The success of re-opening our economy will depend on our ongoing success at containment. One essential component will be the ability to track person-person contact when an infected person is identified. Tracing these associations and contacting and supporting people with information and resources will be essential to providing a safety net for movement.
Last night I searched for a job as a Tracer and found this information in the job description:
Contact Tracers will use a web-based client resource management (CRM) platform to reach out to contacts of patients diagnosed with COVID-19 with the goal of documenting a symptom check; referring contacts for testing according to established protocols; and providing them w/ quarantine guidelines
Human tracing can be augmented by technology that helps an infected person remember and report contacts they have had. Here are a couple different approaches.
Tim Brookins, a Microsoft engineer in Fargo, tweaked the Bison Tracker to build Care-19, an anonymous location tracker. It had more than 10,000 downloads in its first 36 hours.
The app can serve as a record for people to remind them where they’ve been if they test positive, and to alert them to possible contacts with infected people. They can choose to share information with state health workers.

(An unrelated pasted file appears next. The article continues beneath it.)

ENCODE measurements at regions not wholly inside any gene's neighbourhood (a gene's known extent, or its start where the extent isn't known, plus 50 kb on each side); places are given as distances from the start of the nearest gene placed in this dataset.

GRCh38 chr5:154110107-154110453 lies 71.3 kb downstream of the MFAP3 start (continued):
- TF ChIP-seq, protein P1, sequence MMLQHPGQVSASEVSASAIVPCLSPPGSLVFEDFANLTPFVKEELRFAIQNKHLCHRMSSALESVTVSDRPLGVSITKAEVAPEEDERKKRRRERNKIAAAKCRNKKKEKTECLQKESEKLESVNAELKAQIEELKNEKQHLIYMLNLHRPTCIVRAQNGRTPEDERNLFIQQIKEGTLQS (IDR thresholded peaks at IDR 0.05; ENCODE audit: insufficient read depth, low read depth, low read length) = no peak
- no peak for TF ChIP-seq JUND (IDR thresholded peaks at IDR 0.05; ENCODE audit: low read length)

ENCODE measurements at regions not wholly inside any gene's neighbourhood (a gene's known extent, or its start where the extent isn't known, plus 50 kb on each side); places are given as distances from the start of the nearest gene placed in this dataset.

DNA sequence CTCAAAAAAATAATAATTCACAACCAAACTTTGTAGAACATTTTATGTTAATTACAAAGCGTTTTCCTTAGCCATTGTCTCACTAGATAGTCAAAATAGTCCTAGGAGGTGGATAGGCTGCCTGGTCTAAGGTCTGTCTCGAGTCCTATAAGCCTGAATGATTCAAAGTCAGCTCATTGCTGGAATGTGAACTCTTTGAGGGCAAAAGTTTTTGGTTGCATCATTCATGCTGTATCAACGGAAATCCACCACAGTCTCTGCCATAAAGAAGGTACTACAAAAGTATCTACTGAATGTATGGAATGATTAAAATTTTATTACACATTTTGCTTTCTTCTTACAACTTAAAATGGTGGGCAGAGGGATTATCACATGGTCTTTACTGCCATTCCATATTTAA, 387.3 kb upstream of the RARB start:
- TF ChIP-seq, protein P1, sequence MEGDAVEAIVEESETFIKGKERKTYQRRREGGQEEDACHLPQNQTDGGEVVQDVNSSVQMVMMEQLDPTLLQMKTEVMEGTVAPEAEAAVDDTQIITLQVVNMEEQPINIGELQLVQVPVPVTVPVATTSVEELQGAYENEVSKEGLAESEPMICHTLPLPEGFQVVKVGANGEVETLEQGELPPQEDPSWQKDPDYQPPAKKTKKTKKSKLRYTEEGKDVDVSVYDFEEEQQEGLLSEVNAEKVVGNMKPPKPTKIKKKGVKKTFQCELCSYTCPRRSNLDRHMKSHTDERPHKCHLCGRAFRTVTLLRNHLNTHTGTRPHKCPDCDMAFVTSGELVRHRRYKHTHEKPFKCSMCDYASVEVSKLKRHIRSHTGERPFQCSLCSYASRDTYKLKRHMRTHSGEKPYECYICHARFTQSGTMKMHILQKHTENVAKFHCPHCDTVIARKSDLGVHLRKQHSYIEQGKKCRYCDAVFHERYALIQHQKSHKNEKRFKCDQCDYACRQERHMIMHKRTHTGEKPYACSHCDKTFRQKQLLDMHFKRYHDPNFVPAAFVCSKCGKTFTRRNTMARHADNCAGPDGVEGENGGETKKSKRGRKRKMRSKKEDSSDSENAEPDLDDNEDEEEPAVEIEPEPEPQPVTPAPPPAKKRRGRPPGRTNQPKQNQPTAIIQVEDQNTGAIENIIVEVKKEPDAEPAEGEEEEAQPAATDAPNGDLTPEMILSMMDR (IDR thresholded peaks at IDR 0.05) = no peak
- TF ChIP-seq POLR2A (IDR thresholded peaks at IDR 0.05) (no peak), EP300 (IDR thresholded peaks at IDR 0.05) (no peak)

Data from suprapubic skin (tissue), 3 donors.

Google and Apple have announced a joint effort to enable the use of Bluetooth technology to help governments and health agencies reduce the spread of the virus, with user privacy and security central to the design.
The system uses on-board radios on your device to transmit an anonymous ID over short ranges — using Bluetooth beaconing. Servers relay your last 14 days of rotating IDs to other devices, which search for a match. A match is determined based on a threshold of time spent and distance maintained between two devices.
If a match is found with another user that has told the system that they have tested positive, you are notified and can take steps to be tested and to self-quarantine.
As I continue to read about innovations, I intend to share them in the context of how they derive from and serve our most basic needs. While our instinct to meet these needs is active even in good times, the pandemic has us on high alert. We have to find new ways to meet familiar needs. Behavior is goal oriented. We act in order to fulfill our needs; sometimes for social good, sometimes for our selfish satisfaction. Sometimes pro-actively and sometimes reactively.
Next to safety and security, the need for belonging and affiliation is another need on high alert. In keeping with the directive of 6 foot social distance and safe at home, we are inclined to find ways to socialize and connect. In future posts I will describe some of the new ways that we have found to bridge this gap.